The significance of the culture industry and its worldwide domination to the American nation is compared to the ways of European colonies of the past. Mirlees argues that because the US “does not now fit the profile of empires of old, it does not mean that it is not an empire” (p. 55). The primary tool of media imperialism is the spread of mass culture. That is why the so-called anti-mass culture trend has emerged as the opposition to this process. This tendency of ‘high culture’ puts great emphasis on local and indigenous heritage as well as the creative freedom of individuals.

Imposition of Ideas

The historical experience of all vast empires has proved that this geopolitical form is unsustainable and suppressive for other cultures. That is why American cultural imperialism provokes so much discussion. Its primary evident goal is to popularize the American culture around the globe, which is unfair regarding the heritage of other nations. However, this principle is implemented with the help of media infrastructure, and this new concept, media imperialism, raises even more concern. The point is that these technical means of implicit influence on the ways how people think may lead to the development of technocracy. Through the media, the government may translate necessary points of view through the characters of a favorite sitcom, for example, and impose them on the population.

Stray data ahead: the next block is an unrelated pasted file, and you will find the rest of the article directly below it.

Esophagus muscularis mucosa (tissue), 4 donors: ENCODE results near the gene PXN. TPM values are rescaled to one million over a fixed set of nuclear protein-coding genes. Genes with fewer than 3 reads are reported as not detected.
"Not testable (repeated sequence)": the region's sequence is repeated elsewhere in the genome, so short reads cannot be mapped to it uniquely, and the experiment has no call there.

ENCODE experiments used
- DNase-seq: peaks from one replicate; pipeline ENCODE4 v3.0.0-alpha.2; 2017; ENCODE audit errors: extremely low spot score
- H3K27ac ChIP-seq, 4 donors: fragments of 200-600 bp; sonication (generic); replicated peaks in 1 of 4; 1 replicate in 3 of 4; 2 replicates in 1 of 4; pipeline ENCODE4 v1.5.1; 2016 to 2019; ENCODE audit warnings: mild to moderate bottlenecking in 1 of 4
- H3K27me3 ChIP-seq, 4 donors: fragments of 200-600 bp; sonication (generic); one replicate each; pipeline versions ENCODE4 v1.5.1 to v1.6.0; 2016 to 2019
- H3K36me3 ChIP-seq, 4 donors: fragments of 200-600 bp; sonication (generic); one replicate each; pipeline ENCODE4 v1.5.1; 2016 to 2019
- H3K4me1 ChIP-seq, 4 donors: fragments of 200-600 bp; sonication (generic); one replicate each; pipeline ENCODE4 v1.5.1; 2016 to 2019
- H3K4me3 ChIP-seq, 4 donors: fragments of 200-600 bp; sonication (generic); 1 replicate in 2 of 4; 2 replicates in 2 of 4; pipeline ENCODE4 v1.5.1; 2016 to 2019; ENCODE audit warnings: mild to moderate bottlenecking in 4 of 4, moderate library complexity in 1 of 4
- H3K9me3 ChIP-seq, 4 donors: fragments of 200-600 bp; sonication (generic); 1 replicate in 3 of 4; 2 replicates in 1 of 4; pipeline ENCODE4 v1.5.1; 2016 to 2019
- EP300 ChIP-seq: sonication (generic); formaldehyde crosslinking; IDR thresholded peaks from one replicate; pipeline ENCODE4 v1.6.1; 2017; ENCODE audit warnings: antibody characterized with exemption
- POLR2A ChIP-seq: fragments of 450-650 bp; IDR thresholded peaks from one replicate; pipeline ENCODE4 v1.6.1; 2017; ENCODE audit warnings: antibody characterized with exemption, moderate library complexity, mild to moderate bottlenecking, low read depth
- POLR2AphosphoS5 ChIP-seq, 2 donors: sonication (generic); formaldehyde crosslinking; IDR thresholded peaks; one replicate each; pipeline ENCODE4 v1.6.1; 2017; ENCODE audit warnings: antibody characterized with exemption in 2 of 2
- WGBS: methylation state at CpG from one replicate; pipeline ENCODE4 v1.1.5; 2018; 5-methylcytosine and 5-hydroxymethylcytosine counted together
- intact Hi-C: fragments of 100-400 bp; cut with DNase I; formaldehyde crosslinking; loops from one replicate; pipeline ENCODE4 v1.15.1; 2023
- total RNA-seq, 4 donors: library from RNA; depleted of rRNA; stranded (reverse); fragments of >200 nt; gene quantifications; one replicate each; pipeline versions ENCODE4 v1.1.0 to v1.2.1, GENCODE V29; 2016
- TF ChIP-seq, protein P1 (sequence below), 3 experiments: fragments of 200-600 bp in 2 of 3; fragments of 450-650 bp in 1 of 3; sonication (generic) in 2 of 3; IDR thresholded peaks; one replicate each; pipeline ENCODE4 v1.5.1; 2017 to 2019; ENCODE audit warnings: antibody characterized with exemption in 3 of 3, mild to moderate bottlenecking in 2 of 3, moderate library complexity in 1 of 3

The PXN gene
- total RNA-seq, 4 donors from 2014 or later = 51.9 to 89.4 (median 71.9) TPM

Mass culture in the modern world has the potential to form public opinion, setting trends and marginalizing unnecessary ideas. Properly trained media personnel can make propaganda unnoticeable, yet effective. Mirrlees explains that democratic values of “citizenship, public inclusion, and participation are sidelined by corporate values such as individual self-interest, rampant consumerism, and exclusionary forms of pay-to-belong brand loyalty” (p. 55). However, it should not be necessarily promoted by the government, as often it is the marketing initiative of the corporations. Nevertheless, its harm to individual freedom remains in both cases.

The motivation to dominate the thinking of populations is explained by the desire to promote conformity and obedience, which are comfortable for the government. Specific strategies are developed to prevent people from seeing the flaws in society and encourage the idealized perception of the world. According to Newman et al., false consciousness is promoted among the populations from the lower economical to “possess representations of reality that conceal or obscure their subordination, exploitation, and domination” (p. 328). Thus the method of false consciousness shapes the national or corporate ideology among the masses. The illustration of the way how this strategy works can be found in the brief history of American comics. The periods of the extreme popularity of these short illustrated magazines were popular among the working class who lived in poverty. The stories of superheroes who had supernatural powers distracted people from everyday hardship.